YCSO: 'We have no plans to accept prisoners' from state
Counties not on board with Ducey plan to transfer inmates
PHOENIX — Most of Arizona's 15 counties say their jails wouldn't be able to accommodate inmates from an aging state prison that Gov. Doug Ducey wants to close.
Ducey in January proposed closing the Arizona State Prison Complex-Florence, which is more than 100 years old and needs repairs estimated to cost between $150 million and $400 million.
He said closing the prison would save money and allow personnel to be shifted to the nearby Eyman complex, also located in Florence. Both prisons have high vacancy rates among guards.
Under Ducey's plan outlined during his State of the State speech and subsequent budget presentation, some of the prison's more than 3,800 male inmates would be housed at private prisons that contract with the state and others at county facilities.
Ducey's staff said county officials have sought to have some inmates transferred to county jail, and his office cited three letters in which county officials expressed interest.
However, those letters were sent in 2015 and officials contacted recently said things are different now, the Arizona Republic reported.
“Our capacity right now wouldn’t allow us to take anybody,” said Navajo County sheriff's Lt. Dennis Warren. whose agency was one that requested inmate transfers in 2015. “We’re full.”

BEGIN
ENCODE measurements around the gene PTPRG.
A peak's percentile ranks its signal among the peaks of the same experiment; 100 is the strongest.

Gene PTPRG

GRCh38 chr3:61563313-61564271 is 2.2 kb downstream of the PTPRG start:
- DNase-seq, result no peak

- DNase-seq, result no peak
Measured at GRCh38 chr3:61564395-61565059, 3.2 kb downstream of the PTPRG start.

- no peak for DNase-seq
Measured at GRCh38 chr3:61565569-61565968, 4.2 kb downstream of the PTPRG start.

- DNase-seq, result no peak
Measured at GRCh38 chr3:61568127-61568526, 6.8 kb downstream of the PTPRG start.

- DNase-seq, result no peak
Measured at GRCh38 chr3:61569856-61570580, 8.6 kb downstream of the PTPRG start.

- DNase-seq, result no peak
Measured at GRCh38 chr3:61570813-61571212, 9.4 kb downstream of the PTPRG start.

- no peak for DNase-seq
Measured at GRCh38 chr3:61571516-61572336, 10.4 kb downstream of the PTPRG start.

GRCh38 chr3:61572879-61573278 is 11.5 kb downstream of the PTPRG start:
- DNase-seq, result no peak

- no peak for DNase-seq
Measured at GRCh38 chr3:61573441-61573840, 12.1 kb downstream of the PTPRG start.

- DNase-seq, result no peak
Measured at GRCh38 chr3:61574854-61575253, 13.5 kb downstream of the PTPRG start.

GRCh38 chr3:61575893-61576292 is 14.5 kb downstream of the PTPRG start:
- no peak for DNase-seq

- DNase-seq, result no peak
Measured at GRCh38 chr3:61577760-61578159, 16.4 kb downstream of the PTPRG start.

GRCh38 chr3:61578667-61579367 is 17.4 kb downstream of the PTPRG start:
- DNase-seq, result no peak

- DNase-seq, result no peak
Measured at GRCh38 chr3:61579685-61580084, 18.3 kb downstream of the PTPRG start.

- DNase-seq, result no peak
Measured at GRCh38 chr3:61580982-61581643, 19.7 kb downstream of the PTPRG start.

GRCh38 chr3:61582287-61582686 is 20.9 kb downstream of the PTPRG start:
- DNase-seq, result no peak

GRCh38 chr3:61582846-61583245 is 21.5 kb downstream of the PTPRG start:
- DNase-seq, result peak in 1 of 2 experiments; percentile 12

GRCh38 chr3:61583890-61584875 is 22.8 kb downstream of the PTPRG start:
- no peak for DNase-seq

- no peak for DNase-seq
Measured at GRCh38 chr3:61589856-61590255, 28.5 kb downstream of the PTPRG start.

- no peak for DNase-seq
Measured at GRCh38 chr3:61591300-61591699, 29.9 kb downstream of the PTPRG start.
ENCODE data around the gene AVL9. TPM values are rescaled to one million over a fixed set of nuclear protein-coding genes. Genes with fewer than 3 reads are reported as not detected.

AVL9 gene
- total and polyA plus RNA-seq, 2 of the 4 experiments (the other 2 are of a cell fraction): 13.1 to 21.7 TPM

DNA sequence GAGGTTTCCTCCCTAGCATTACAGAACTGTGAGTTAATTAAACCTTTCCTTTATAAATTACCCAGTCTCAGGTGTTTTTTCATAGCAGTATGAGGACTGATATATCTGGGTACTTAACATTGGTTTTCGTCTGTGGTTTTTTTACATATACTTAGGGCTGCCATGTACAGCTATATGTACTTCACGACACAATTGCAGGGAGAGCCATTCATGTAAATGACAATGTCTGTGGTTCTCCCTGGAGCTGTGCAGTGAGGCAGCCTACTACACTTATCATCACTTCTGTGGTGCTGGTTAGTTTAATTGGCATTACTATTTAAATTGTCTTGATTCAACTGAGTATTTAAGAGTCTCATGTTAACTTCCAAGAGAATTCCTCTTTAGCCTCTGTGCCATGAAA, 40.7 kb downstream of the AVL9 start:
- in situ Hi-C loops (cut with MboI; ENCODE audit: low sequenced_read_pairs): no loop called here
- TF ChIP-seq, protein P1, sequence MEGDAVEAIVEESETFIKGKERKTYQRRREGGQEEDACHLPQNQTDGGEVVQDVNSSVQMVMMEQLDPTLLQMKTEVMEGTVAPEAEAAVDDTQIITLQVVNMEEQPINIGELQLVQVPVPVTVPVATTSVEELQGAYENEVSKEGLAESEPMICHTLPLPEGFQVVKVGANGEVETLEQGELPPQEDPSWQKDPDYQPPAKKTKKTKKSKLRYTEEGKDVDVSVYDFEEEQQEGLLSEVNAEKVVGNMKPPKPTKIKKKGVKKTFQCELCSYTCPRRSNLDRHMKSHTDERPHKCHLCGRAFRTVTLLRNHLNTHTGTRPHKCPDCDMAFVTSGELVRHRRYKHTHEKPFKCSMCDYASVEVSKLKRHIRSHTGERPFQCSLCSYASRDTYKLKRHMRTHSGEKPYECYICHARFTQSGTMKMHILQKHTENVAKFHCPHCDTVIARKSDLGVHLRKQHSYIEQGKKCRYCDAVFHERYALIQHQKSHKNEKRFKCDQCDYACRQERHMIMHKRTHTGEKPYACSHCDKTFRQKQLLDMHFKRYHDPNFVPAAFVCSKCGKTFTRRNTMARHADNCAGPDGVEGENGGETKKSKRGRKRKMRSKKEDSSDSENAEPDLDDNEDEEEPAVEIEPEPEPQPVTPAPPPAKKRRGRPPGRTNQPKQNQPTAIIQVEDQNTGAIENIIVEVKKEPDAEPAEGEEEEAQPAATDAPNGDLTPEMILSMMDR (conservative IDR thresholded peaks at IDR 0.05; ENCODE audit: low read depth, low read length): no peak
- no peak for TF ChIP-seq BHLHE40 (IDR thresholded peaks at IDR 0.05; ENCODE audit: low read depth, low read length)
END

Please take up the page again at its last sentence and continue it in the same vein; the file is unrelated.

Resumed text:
Seven other counties expressed disinterest or reservations, the Republic reported.
"The jail is already overcrowded," Yavapai County sheriff’s spokesman Dwight D’Evelyn said. "We have no plans to accept prisoners.”
Thad Smith, Cochise County Sheriff's Office chief deputy, said his county lacks “any real capacity to accept a lot more people.”
Pinal County's jail has space for transfers but can't accept any without hiring dozens of additional detention officers, said sheriff's spokeswoman Lauren Reimer.
The county is open to discussing options but has no immediate plans to accept state inmates, Reimer said.
Yuma County Sheriff Leon Wilmot said many sheriffs were surprised by the governor's proposal. “So it’s been kind of a, ‘Let’s see what happens,'" Wilmot said.
Officials said analyzing a jail’s capacity includes considering staffing and infrastructure, not just counting empty beds.
“You tend to run out of usable beds long before you run out of actual beds, because not everybody can just be housed together,” said Capt. Don Bischoff, jail commander for Mohave County.
Another consideration is that state prisoners also are expected to be offered treatment and other types of rehabilitation programs, and county jails typically don't have those.
Maricopa County's jails are designed for holding pretrial detainees and offenders sentenced to less than a year in custody, said Maricopa County sheriff's spokesman Calbert Gillett.
“Although many defendants end up in state prisons from county jails, requirements relating to medical care, programming, recreation and security are vastly different between the two," Gillett said.
Coconino County Jail Cmdr. Matt Figueroa said state funding provided counties accepting state inmates likely “would nowhere offset the cost to potentially having to retrofit the jail facility to be able to allow for and give the same type of amenities that the prisoners get while incarcerated in (state prisons).”
“At this point, we don’t have the capacity to house DOC inmates, nor were we one of the counties that was looking for this to possibly happen,” he said.